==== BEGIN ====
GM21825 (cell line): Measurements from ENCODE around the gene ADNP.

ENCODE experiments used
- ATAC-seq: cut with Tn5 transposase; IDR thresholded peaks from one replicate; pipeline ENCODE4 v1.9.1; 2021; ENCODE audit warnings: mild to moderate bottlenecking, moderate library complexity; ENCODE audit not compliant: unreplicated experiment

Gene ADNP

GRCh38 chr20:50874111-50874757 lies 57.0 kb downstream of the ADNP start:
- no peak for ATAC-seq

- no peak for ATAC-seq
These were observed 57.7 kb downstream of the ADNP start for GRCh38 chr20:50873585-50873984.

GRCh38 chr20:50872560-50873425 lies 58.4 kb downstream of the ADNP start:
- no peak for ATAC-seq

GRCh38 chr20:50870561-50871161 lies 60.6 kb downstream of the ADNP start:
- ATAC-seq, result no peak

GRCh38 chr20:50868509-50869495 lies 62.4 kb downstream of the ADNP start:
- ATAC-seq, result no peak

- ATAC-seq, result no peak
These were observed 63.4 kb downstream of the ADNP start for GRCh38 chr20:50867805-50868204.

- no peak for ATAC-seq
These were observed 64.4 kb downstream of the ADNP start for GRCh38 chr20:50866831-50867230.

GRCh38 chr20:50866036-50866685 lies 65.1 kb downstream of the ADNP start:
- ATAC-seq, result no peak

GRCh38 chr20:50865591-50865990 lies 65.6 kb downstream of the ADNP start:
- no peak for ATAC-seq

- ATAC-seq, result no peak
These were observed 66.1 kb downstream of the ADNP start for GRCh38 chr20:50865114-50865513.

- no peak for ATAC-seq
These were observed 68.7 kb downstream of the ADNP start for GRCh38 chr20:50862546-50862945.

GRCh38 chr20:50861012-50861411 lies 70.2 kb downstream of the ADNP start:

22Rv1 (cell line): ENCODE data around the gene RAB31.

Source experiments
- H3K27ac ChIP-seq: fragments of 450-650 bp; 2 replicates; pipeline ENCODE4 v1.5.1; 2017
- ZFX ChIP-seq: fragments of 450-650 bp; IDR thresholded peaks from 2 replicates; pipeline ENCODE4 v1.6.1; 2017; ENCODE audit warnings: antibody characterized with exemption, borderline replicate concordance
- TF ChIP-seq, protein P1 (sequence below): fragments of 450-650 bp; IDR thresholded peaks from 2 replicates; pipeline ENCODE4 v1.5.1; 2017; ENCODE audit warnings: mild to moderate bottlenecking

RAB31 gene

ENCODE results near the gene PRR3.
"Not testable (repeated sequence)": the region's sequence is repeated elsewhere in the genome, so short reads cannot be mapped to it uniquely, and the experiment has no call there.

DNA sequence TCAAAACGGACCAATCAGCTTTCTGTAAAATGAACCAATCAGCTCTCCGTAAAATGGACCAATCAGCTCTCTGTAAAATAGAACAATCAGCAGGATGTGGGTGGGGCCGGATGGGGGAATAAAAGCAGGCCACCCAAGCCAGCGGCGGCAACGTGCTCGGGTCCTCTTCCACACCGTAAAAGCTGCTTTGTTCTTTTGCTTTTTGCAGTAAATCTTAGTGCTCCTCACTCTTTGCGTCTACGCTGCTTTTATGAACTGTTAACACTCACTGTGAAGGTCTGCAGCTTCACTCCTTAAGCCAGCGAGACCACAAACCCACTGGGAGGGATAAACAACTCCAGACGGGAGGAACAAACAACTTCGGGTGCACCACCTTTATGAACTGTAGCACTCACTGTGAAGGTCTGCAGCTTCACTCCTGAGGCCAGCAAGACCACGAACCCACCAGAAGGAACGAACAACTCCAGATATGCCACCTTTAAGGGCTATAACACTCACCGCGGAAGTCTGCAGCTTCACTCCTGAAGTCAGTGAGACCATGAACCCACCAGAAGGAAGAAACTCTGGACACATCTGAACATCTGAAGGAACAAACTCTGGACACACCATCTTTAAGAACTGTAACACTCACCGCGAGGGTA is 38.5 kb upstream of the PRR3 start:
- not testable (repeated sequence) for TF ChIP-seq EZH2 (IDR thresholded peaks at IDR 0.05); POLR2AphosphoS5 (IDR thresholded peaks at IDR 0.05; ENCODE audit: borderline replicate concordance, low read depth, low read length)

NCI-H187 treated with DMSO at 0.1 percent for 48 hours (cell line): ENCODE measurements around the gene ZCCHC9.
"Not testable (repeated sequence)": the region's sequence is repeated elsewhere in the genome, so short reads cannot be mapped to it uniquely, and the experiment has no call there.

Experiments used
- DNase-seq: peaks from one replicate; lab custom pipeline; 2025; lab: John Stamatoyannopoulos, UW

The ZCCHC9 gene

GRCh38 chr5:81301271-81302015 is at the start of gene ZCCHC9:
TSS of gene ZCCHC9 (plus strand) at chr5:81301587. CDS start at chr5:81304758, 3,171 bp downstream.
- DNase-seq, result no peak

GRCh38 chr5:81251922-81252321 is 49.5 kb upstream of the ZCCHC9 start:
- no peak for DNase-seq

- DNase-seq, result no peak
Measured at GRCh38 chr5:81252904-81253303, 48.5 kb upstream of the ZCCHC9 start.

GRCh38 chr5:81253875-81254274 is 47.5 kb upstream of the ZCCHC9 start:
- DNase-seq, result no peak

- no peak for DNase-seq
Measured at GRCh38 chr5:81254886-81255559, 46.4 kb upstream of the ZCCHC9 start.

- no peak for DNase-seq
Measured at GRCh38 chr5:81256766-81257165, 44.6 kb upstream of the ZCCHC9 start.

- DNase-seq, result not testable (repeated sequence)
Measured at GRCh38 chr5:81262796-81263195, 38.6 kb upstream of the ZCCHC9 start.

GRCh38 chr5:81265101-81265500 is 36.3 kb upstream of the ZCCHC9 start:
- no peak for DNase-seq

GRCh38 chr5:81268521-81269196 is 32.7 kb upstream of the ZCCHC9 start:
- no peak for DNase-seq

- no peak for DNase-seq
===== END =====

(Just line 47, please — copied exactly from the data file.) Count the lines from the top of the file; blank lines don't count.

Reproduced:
- no peak for DNase-seq